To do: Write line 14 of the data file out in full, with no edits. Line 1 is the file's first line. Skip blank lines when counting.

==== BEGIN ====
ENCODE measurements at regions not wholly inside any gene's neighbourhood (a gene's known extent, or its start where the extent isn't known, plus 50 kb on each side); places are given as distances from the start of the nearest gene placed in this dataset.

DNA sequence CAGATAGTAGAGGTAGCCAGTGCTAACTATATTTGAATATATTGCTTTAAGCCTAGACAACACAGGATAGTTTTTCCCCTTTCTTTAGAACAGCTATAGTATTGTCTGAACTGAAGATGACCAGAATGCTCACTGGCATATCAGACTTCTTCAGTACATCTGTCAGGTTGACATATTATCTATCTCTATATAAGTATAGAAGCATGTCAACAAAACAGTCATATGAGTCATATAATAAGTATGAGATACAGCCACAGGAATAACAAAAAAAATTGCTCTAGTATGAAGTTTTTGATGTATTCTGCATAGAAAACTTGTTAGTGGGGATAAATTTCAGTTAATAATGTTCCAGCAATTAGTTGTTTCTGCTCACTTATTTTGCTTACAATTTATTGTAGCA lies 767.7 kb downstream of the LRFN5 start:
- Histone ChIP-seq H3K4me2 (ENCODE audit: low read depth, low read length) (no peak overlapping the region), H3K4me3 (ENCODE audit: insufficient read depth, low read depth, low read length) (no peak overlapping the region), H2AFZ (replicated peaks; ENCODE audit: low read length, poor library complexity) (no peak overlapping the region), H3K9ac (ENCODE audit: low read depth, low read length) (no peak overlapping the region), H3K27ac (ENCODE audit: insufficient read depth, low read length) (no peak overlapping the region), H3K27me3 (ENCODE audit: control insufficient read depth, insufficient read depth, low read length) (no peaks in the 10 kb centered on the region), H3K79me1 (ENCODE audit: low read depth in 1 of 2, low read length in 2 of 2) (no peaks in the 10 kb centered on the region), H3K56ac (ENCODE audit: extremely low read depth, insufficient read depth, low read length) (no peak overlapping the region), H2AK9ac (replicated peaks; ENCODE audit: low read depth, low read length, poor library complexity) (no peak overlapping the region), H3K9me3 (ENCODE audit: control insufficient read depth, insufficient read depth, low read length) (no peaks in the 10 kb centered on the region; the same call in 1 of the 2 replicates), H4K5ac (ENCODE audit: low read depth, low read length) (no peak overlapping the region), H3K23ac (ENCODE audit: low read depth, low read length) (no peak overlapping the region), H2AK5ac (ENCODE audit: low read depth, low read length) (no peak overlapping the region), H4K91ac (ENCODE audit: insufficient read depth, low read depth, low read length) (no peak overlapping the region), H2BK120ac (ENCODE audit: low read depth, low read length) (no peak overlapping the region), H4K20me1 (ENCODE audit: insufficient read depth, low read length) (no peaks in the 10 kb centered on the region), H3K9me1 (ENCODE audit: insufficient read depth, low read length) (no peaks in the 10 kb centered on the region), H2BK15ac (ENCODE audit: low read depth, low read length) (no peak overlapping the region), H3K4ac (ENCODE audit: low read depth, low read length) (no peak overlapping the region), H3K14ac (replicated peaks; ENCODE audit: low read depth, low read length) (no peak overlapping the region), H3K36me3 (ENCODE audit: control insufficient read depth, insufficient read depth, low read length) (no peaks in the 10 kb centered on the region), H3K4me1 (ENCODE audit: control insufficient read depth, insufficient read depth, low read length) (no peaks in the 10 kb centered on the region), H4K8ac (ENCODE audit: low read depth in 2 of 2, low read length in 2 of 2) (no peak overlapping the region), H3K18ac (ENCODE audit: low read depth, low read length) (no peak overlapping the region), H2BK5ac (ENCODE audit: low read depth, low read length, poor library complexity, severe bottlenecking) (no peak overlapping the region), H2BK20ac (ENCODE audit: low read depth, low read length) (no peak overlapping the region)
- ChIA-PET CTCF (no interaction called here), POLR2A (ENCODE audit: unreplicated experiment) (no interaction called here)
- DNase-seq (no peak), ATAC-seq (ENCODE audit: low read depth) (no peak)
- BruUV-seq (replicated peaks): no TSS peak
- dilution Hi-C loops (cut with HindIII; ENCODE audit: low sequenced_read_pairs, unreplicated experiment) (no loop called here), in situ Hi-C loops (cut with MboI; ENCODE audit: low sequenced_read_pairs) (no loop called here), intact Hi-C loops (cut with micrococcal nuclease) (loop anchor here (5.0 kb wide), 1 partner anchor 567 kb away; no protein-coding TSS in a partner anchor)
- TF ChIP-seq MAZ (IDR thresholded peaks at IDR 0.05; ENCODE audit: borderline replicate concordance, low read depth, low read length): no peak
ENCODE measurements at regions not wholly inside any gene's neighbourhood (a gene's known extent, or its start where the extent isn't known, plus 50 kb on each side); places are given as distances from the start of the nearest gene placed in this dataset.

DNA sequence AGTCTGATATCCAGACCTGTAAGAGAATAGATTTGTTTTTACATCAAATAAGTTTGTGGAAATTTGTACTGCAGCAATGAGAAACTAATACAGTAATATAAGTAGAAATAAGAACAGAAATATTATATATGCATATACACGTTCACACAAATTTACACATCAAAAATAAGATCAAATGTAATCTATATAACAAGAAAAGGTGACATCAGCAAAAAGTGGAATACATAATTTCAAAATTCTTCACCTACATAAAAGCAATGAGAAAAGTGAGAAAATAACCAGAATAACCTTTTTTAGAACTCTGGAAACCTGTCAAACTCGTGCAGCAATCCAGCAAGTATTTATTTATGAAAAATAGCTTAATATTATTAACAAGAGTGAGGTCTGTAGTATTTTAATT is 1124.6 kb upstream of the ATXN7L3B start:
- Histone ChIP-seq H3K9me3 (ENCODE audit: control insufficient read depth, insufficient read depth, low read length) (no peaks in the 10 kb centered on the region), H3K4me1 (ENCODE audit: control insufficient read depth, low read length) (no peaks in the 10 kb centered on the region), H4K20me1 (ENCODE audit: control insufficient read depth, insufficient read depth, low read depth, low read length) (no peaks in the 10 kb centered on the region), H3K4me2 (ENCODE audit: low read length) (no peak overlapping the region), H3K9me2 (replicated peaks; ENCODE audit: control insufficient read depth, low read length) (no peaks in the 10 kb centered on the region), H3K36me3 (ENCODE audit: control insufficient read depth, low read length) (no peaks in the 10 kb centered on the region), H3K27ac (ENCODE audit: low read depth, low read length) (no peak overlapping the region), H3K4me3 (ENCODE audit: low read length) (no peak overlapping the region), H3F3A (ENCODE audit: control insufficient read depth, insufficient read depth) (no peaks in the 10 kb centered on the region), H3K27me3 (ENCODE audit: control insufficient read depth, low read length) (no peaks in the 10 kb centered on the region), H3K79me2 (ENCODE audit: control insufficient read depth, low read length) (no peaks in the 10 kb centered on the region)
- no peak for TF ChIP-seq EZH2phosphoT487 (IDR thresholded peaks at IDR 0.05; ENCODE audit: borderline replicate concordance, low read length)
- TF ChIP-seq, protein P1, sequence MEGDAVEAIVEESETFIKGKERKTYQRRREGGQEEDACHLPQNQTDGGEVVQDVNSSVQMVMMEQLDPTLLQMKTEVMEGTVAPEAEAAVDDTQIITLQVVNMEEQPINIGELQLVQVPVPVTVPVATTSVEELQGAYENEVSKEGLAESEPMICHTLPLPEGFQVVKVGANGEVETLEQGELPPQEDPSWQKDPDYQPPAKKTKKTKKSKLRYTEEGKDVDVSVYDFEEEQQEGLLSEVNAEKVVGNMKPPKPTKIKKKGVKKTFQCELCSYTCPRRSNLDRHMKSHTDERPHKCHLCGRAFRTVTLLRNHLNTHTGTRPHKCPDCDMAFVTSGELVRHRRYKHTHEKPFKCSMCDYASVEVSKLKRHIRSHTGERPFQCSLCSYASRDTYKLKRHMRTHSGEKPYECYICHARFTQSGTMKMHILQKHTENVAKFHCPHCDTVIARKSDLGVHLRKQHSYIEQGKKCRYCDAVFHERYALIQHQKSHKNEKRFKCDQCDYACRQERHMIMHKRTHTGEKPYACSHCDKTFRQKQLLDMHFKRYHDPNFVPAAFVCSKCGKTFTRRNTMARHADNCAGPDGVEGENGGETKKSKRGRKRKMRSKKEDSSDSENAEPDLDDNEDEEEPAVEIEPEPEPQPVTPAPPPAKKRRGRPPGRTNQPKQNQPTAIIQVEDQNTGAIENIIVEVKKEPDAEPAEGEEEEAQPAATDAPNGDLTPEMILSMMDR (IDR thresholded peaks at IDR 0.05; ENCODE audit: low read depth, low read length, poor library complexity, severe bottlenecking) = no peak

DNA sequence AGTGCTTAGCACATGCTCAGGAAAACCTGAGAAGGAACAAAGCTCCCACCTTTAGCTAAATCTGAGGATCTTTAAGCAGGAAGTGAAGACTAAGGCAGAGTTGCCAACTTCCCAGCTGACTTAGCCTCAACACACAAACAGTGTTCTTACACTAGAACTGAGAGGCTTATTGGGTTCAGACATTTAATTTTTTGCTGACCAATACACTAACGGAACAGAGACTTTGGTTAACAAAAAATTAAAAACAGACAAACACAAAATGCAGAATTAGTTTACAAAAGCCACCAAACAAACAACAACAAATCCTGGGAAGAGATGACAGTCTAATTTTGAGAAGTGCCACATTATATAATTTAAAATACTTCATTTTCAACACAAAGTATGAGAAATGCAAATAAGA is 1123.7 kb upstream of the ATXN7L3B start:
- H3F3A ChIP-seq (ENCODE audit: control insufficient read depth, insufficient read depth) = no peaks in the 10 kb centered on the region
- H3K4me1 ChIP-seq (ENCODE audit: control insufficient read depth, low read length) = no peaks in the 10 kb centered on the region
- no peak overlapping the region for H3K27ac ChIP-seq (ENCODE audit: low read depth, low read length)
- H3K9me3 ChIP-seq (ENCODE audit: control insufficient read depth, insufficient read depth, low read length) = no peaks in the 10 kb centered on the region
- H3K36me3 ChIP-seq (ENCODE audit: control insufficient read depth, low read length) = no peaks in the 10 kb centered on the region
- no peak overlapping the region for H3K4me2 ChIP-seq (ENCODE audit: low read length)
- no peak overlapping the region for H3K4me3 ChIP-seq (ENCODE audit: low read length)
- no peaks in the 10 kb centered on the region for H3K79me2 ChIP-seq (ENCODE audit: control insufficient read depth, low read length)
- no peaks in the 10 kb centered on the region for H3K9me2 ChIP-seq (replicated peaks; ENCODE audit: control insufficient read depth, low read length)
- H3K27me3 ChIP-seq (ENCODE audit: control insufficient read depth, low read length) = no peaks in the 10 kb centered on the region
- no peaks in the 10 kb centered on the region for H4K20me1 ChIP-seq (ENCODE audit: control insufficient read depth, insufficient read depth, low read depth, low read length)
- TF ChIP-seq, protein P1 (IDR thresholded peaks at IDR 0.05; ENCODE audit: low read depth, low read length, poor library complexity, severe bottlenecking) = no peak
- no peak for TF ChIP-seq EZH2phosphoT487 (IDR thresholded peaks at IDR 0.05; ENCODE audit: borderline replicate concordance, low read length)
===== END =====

DNA sequence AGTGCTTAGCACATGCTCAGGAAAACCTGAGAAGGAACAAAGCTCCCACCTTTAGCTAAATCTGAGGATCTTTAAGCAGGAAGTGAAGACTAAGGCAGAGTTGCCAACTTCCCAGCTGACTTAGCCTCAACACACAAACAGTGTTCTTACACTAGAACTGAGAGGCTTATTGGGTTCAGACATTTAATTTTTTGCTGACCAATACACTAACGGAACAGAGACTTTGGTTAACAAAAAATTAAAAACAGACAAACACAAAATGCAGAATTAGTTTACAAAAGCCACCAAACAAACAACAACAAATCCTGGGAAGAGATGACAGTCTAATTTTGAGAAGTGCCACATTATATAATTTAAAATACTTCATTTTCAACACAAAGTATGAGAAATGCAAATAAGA is 1123.7 kb upstream of the ATXN7L3B start: